Philomena’s forgiveness softens even the most cynical

I was thankful that Philomena encouraged me. The story of this movie could be so dark (or so sappy), I was thankful there was some light at the end of it. Considering how Hollywood often discourages me, it was a welcomed surprise.

If you don’t know, the latest film from Stephen Frears, starring Judi Dench and Steve Coogan, tells a story that the real-life Martin Sixsmith documented in his book The Lost Child of Philomena Lee. Both Coogan and Dench are amazing leads, and they melted my heart.

They are polar opposites, but they both suffer disillusionment. Martin is faithless and his story is a tough one. He got embroiled in a scandal and ended up being a scape goat after he sent an Email that suggested that to his staff to bury a bad news story amid Sept. 11 coverage. His political career ended there.

Philomena on the other hand, is living at a convent when she has a romantic encounter with a boy and gets pregnant. This is a great shame to her Irish Catholic community. Though they raise the child together, he is eventually shipped off for adoption. Philomena spends her days searching for him.

Martin and Philomena meet and they begin to craft a human interest story (Martin reluctantly agrees—he’s out of work and only has Russian history on his mind). The story is about Philomena’s search for her son. They end up in the U.S. where Martin discovers her son is Michael A. Hess. He served as the chief legal counsel to the RNC. He’s now dead, dying of AIDS.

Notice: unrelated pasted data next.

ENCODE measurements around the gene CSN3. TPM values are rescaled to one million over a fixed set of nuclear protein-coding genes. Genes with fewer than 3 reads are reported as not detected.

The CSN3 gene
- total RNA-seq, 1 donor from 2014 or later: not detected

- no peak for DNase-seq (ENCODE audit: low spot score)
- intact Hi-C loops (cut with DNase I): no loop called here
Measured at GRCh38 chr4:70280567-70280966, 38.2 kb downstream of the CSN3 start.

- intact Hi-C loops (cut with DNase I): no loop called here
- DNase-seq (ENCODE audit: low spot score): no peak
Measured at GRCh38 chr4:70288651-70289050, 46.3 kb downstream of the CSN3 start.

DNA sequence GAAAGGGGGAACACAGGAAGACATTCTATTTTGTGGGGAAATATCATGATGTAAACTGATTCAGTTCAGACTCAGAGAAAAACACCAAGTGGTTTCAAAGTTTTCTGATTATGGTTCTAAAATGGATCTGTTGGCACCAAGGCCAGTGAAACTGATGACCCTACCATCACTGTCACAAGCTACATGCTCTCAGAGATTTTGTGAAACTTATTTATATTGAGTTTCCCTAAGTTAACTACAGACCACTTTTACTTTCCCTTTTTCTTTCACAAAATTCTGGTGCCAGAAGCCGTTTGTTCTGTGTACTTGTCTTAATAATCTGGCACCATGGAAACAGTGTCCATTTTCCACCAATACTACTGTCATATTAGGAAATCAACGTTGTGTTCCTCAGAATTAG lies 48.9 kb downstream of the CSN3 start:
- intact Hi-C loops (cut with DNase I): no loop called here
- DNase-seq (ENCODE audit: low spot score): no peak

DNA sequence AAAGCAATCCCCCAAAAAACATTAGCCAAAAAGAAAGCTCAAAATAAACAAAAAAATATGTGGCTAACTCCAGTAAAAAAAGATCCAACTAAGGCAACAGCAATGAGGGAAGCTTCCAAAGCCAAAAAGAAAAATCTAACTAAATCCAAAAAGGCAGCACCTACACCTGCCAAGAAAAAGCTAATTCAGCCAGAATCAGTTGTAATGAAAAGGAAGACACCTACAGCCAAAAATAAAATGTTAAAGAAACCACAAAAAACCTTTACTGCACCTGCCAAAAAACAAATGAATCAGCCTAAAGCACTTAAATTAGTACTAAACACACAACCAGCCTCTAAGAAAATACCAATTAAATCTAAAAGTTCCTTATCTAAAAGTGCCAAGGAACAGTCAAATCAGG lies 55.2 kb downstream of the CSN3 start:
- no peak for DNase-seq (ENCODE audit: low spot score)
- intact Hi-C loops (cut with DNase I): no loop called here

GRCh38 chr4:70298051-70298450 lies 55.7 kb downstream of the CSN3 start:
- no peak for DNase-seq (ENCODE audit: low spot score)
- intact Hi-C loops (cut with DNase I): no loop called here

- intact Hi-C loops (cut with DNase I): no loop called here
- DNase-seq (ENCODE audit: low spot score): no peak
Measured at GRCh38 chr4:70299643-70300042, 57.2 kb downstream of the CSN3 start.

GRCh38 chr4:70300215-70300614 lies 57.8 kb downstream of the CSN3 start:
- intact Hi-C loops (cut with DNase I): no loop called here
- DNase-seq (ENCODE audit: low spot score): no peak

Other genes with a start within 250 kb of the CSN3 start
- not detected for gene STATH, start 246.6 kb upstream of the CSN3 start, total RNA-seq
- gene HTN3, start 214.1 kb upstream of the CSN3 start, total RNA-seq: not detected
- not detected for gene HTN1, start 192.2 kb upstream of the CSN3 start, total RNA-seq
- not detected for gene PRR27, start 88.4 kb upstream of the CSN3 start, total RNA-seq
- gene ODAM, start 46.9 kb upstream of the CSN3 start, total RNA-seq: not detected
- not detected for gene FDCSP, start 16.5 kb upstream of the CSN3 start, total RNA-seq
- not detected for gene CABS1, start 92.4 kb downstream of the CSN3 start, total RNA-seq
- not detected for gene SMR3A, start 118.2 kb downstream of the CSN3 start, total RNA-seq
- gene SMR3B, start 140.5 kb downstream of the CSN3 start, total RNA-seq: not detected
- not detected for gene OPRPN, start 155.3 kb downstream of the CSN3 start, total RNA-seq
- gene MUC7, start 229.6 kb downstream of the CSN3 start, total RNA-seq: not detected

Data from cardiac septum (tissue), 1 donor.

The story is heart-wrenching and warming at the same time. Philomena’s son is dead, the nuns lied to her face (and lied to Michael’s face when he went searching for her). Philomena and Martin have very different responses to this fact. And for me that is the hope and the beauty of the whole.

Martin, through the despair he feels in his now seemingly pathless life, is focused on the importance of finding Philomena’s son. When he learns of the Catholic deceit, he’s justified in his hatred of faith and his disillusionment with God. He forcefully and readily mocks Philomena’s faith—which from all accounts is the only that that’s sustained her through the pain that the church has caused her.

She keeps the faith. She continues to run the race, to fight the good fight. God bless her. She doesn’t get to meet her son, but she isn’t any more vitriolic for it. She ends up still wanting to go to confession to repent of her sins.

Martin’s meanness doesn’t serve him well. In one scene, he tries to force himself into Martin’s partner’s home (Martin closeted his same-sex attraction) and he fails at doing so. On the other hand, Philomena honestly requests a dialogue so she can meet her son. She watches the video that played at his memorial service.

In the film’s climax, Martin busts his way through the convent ready to confront the nun who burned all of the paperwork about Michael’s whereabouts and he screams at her. Presumably, he does so on behalf of Philomena.

Philomena sees it differently. She’s more gentle and confronts Martin about his misplaced rage. She forgives the nuns and models the Gospels almost perfectly. She turns the other cheek and loves her enemy.

That example softens Martin. He sees God. Philoman witnesses to him, her faith, softness, and ability to forgive, while having every reason in the world not to, changes Martin, changes Martin.

He doesn’t profess faith in Christ at the end of the movie, but you know what? I don’t think he’s that far off.

So that’s what loving Christians do. When they model Christ’s behavior fervently, the world can change. When we’re known for our love—not hate, our grace—not vengeance, the world around us and the people in it can change.

Philomena softened me too.

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